I read Hobsbawm‘s “long nineteenth century” series years ago, but I probably wasn’t ready for it. And it’s very British, in the sense that it just sort of ambles around for a while; I’m sure it has a plan, and I’m sure that someone who came at it with a different background would get more out of it than I did. Other very British works, like [book: The Victorians] (a gift to me, on the occasion of my 30th birthday, by the sadly departed Dan Weinreb), or Gellner’s astonishing [book: Nations and Nationalism], work great, so I don’t know what my problem with Hobsbawm was.
Anyway, so I picked up Carlyle on the French Revolution the other day and made it literally one page before realizing that this was not the book for me. Whereupon I turned to Google.
So now on the list:
* [book: The Oxford History of the French Revolution] by William Doyle. It backs up a few steps and should, if I chose wisely, give me Just The Facts, Ma’am. I’m in the middle of it now. It’s very good so far. I’m up to Jacques Necker.
* [book: Twelve Who Ruled], recommended effusively by Lynn Hunt:
Palmers [book: Twelve Who Ruled] is my single most favourite book on the French Revolution. He does precisely what I was just talking about. He doesnt do it for the tens of thousands Im more interested in the tens and the hundreds of thousands but for the 12 who ruled. Hes incredibly good at giving you a sense of what these people are confronted with, the incredible difficulty of their situation and the unbelievable stress of the circumstances they find themselves in. Hes just fantastic at recreating that atmosphere and, as a result, forcing you to sympathise with these men. His position is much closer to my own position. He sees this as trying to do something really important, coming up against enormous obstacles in the course of trying to do it, failing, but completely understanding why this would happen in this particular way.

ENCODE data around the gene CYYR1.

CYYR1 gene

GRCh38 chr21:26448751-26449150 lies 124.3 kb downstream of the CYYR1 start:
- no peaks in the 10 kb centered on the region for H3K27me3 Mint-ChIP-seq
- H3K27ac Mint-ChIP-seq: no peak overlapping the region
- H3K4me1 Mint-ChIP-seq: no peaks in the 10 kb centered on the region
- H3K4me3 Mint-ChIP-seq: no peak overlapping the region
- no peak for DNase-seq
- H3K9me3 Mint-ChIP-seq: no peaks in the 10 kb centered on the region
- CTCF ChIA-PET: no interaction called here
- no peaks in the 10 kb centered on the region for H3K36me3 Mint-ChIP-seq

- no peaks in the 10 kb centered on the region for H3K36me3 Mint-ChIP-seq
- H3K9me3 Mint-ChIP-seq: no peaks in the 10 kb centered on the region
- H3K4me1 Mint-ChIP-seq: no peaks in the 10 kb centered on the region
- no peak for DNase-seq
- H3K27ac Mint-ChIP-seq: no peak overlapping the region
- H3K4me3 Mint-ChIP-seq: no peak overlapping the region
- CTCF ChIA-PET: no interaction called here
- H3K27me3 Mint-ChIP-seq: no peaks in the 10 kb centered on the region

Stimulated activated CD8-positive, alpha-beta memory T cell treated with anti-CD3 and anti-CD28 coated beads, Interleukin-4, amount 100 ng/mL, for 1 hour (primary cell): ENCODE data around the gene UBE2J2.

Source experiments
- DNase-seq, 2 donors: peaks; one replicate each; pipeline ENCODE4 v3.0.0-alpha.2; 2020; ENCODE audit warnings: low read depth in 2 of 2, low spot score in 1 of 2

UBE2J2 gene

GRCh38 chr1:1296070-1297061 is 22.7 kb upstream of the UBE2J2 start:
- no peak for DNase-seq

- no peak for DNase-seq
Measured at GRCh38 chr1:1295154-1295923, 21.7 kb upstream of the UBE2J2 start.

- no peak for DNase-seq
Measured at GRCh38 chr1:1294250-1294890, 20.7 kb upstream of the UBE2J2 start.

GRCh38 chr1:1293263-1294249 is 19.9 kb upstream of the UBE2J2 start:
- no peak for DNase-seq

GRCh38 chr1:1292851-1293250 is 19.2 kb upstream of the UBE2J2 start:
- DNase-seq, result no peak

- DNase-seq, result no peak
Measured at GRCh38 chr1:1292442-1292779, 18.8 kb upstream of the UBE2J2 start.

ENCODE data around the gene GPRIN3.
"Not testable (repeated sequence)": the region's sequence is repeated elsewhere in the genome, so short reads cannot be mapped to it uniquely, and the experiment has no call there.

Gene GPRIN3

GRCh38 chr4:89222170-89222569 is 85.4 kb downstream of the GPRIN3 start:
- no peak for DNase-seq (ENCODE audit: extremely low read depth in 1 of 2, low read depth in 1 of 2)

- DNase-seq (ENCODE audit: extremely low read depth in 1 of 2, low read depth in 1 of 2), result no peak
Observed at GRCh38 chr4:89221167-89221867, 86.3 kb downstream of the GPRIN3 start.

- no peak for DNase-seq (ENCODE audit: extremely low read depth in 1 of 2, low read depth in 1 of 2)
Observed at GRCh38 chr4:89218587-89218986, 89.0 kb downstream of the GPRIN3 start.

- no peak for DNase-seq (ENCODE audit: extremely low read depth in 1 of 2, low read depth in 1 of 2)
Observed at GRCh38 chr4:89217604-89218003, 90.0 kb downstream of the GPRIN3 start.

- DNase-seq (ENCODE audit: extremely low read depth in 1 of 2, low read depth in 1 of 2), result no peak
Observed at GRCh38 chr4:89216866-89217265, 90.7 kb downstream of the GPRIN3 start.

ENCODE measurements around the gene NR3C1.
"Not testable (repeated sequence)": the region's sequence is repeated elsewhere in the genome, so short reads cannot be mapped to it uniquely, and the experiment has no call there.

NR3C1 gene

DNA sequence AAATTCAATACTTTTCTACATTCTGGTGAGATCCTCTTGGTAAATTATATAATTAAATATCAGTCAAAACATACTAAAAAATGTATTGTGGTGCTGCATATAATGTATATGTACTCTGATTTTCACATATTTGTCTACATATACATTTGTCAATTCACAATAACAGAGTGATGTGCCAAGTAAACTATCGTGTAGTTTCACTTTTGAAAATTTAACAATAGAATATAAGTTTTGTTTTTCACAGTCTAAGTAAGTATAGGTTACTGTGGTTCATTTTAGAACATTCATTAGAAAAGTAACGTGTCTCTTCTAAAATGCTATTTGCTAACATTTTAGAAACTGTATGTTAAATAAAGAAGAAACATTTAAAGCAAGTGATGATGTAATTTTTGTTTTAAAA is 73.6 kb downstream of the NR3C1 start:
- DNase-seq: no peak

* [book: France, 1789-1815: Revolution and Counterrevolution], recommended in the bibliography at the end of Doyle’s book.
* Alexis de Tocqueville, [book: The Old Regime and the French Revolution].
* Edmund Burke, [book: Reflections on the Revolution in France].
This should help me understand the period up to the Congress of Vienna (covered so ably in Kissinger). It’s not much of a jump from there to Bismarck — such a short jump, in fact, that I may know everything I need. And I’ve got there to World War I covered. Then maybe I’ll be able to re-digest Hobsbawm and Gellner as thoroughly as they deserve. And I dunno, maybe Hegel and Kant would fit well into this reading plan. Unsure. Check back later.